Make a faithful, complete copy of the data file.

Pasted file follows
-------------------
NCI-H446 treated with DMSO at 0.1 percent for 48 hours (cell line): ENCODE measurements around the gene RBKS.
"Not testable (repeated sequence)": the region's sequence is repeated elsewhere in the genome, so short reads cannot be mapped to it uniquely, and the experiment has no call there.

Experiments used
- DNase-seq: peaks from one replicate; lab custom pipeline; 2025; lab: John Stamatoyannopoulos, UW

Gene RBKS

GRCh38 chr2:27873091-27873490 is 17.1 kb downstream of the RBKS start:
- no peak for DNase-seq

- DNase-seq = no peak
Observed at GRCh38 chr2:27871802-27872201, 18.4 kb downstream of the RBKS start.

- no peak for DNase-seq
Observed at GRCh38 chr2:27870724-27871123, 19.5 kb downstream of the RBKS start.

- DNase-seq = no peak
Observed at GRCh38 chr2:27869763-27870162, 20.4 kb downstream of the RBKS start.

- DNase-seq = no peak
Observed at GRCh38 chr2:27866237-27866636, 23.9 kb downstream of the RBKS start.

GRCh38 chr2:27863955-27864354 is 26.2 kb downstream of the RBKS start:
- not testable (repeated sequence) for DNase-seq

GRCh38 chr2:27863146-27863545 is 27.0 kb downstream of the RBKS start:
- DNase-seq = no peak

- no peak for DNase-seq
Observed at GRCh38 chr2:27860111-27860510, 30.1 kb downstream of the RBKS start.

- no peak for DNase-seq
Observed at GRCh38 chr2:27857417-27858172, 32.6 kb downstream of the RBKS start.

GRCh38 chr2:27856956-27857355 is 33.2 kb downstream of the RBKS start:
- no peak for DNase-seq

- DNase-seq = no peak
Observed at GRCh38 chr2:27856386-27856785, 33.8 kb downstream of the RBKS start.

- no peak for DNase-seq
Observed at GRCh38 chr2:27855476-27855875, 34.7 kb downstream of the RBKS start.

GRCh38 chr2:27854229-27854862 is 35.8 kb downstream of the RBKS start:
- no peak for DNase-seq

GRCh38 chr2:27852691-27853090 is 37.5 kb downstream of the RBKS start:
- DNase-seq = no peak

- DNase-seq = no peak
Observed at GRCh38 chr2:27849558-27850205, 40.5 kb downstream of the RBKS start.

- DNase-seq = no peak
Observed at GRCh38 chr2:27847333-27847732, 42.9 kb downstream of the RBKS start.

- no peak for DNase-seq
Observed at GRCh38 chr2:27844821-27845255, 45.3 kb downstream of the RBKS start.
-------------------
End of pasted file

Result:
NCI-H446 treated with DMSO at 0.1 percent for 48 hours (cell line): ENCODE measurements around the gene RBKS.
"Not testable (repeated sequence)": the region's sequence is repeated elsewhere in the genome, so short reads cannot be mapped to it uniquely, and the experiment has no call there.

Experiments used
- DNase-seq: peaks from one replicate; lab custom pipeline; 2025; lab: John Stamatoyannopoulos, UW

Gene RBKS

GRCh38 chr2:27873091-27873490 is 17.1 kb downstream of the RBKS start:
- no peak for DNase-seq

- DNase-seq = no peak
Observed at GRCh38 chr2:27871802-27872201, 18.4 kb downstream of the RBKS start.

- no peak for DNase-seq
Observed at GRCh38 chr2:27870724-27871123, 19.5 kb downstream of the RBKS start.

- DNase-seq = no peak
Observed at GRCh38 chr2:27869763-27870162, 20.4 kb downstream of the RBKS start.

- DNase-seq = no peak
Observed at GRCh38 chr2:27866237-27866636, 23.9 kb downstream of the RBKS start.

GRCh38 chr2:27863955-27864354 is 26.2 kb downstream of the RBKS start:
- not testable (repeated sequence) for DNase-seq

GRCh38 chr2:27863146-27863545 is 27.0 kb downstream of the RBKS start:
- DNase-seq = no peak

- no peak for DNase-seq
Observed at GRCh38 chr2:27860111-27860510, 30.1 kb downstream of the RBKS start.

- no peak for DNase-seq
Observed at GRCh38 chr2:27857417-27858172, 32.6 kb downstream of the RBKS start.

GRCh38 chr2:27856956-27857355 is 33.2 kb downstream of the RBKS start:
- no peak for DNase-seq

- DNase-seq = no peak
Observed at GRCh38 chr2:27856386-27856785, 33.8 kb downstream of the RBKS start.

- no peak for DNase-seq
Observed at GRCh38 chr2:27855476-27855875, 34.7 kb downstream of the RBKS start.

GRCh38 chr2:27854229-27854862 is 35.8 kb downstream of the RBKS start:
- no peak for DNase-seq

GRCh38 chr2:27852691-27853090 is 37.5 kb downstream of the RBKS start:
- DNase-seq = no peak

- DNase-seq = no peak
Observed at GRCh38 chr2:27849558-27850205, 40.5 kb downstream of the RBKS start.

- DNase-seq = no peak
Observed at GRCh38 chr2:27847333-27847732, 42.9 kb downstream of the RBKS start.

- no peak for DNase-seq
Observed at GRCh38 chr2:27844821-27845255, 45.3 kb downstream of the RBKS start.